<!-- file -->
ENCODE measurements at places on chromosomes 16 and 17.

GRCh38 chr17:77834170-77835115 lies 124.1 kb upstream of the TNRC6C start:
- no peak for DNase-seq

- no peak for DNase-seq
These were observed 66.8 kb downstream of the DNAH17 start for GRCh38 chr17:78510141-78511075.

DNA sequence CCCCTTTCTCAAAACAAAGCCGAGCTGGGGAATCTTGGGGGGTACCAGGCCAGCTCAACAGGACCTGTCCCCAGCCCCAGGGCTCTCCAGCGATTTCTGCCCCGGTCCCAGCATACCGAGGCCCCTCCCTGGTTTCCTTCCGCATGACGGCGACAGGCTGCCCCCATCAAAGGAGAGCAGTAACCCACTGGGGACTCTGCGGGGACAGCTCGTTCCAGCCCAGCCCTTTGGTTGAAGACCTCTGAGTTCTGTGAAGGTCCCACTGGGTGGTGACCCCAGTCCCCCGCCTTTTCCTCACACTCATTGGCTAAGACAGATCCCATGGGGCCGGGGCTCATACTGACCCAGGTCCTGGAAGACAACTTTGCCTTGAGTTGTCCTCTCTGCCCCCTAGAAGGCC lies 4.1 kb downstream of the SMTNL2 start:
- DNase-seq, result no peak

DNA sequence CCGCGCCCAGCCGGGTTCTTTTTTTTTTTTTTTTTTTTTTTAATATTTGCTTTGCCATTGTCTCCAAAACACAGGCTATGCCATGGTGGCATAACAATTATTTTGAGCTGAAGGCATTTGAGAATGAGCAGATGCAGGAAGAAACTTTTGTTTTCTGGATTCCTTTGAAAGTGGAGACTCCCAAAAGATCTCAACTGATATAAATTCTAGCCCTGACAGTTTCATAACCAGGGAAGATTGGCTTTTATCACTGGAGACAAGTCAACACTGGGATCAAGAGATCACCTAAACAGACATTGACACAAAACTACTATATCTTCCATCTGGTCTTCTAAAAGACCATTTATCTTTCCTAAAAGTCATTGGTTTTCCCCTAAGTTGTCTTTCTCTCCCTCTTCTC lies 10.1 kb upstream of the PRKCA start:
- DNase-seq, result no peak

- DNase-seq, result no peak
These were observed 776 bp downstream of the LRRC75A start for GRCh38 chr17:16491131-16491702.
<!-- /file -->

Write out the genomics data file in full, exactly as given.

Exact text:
ENCODE measurements at places on chromosomes 16 and 17.

GRCh38 chr17:77834170-77835115 lies 124.1 kb upstream of the TNRC6C start:
- no peak for DNase-seq

- no peak for DNase-seq
These were observed 66.8 kb downstream of the DNAH17 start for GRCh38 chr17:78510141-78511075.

DNA sequence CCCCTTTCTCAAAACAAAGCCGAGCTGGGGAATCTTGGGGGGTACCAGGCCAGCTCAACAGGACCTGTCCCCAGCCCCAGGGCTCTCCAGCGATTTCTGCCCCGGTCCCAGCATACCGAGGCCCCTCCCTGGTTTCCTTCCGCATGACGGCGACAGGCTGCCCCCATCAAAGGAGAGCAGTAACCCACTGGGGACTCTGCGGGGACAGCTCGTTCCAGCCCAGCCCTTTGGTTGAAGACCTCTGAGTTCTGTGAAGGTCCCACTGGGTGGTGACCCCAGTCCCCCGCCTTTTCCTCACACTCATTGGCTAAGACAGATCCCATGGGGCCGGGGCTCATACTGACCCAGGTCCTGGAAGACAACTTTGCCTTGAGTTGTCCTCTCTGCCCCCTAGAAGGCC lies 4.1 kb downstream of the SMTNL2 start:
- DNase-seq, result no peak

DNA sequence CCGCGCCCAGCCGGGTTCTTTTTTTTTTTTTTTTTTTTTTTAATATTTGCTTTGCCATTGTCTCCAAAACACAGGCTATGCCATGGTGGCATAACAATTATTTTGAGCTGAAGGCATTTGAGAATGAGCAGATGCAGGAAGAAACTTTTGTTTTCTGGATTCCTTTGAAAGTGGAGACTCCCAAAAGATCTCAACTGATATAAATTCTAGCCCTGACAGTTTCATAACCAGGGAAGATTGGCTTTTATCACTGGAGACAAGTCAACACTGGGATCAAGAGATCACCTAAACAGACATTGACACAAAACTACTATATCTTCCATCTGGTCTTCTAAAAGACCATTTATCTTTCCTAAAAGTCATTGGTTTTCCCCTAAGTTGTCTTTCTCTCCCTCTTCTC lies 10.1 kb upstream of the PRKCA start:
- DNase-seq, result no peak

- DNase-seq, result no peak
These were observed 776 bp downstream of the LRRC75A start for GRCh38 chr17:16491131-16491702.